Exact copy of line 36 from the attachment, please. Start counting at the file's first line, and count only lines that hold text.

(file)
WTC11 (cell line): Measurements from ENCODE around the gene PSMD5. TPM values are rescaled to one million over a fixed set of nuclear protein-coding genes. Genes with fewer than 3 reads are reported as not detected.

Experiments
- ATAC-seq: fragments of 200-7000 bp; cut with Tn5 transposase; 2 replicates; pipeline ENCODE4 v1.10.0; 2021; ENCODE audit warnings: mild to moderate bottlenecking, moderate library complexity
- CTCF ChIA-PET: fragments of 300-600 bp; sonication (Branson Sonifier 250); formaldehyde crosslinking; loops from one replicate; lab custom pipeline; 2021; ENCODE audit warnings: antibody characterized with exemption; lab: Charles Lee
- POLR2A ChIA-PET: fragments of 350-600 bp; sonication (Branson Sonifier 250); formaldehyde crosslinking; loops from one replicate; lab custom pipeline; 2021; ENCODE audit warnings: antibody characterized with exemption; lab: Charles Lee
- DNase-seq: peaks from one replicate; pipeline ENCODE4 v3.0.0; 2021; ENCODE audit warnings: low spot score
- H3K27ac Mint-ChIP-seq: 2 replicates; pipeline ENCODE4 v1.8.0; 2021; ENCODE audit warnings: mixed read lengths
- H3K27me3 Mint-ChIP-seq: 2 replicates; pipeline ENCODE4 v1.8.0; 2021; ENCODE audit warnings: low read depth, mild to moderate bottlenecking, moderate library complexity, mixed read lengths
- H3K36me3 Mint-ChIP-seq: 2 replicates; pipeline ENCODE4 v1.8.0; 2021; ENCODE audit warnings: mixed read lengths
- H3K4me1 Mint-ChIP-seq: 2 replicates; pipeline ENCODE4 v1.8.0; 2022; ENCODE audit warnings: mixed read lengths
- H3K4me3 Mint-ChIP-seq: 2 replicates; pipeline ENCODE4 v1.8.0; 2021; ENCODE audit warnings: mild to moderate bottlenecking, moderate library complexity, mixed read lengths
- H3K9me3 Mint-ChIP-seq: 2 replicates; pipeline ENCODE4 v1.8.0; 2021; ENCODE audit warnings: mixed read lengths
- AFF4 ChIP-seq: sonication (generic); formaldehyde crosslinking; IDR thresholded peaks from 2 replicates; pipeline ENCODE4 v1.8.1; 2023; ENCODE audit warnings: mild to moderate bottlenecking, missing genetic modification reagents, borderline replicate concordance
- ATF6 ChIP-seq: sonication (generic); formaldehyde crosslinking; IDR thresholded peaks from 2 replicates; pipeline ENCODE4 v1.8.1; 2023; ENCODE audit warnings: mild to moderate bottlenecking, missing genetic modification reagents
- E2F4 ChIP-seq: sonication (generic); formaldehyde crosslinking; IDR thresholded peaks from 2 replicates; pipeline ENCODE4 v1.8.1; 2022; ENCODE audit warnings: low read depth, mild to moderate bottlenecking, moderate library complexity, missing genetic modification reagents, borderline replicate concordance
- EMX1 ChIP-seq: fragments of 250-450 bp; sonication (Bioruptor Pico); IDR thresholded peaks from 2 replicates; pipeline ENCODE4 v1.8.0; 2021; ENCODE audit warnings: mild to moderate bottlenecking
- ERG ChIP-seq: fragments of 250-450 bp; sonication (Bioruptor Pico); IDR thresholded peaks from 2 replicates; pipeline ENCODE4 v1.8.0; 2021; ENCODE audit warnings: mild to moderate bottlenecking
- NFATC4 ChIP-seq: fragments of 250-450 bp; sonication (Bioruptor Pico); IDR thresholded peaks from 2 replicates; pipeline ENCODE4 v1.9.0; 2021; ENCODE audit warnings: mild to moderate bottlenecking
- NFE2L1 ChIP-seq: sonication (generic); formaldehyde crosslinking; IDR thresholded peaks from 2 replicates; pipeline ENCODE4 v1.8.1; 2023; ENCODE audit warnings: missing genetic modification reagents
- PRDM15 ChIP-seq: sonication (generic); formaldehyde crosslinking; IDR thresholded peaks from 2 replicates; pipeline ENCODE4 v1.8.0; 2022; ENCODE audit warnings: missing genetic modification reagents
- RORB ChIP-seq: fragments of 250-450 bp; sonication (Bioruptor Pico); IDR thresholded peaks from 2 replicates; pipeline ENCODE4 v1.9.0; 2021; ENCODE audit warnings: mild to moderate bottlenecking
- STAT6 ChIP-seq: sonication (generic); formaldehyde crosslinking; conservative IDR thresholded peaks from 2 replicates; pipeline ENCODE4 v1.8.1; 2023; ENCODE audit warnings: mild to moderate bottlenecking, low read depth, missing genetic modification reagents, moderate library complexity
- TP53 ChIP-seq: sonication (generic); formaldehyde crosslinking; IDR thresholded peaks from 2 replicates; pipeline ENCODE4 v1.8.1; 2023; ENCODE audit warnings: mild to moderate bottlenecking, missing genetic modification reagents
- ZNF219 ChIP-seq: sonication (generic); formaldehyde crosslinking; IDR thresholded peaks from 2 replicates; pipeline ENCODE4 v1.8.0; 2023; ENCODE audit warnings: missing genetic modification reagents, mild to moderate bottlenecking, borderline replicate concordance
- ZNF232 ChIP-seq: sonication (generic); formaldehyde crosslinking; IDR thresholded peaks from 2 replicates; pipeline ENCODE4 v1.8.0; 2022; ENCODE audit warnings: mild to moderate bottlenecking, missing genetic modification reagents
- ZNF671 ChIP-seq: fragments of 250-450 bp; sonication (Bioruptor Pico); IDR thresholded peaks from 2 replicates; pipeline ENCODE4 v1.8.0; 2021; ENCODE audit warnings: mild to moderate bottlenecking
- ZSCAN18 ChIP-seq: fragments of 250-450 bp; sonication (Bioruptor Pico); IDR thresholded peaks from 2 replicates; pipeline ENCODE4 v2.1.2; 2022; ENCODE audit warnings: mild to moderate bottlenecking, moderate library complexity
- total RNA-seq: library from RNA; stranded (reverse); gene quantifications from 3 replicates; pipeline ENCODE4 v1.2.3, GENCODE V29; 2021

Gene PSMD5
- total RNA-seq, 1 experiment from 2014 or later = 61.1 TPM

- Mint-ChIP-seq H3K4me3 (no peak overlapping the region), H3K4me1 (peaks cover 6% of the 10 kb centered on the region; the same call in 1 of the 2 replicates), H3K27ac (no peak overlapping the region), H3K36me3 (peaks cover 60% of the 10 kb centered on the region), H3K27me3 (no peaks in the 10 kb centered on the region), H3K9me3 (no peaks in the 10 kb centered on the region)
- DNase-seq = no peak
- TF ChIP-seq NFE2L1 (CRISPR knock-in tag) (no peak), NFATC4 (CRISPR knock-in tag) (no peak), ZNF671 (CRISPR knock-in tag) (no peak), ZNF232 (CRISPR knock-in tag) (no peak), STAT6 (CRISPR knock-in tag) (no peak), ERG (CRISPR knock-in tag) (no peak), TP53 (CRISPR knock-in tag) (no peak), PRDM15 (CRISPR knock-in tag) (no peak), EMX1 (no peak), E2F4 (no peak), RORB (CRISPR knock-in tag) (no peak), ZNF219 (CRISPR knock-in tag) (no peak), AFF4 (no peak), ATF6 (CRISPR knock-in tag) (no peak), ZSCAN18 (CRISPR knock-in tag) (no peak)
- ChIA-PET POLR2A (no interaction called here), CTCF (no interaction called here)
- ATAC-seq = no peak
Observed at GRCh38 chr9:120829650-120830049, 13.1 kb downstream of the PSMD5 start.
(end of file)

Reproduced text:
Observed at GRCh38 chr9:120829650-120830049, 13.1 kb downstream of the PSMD5 start.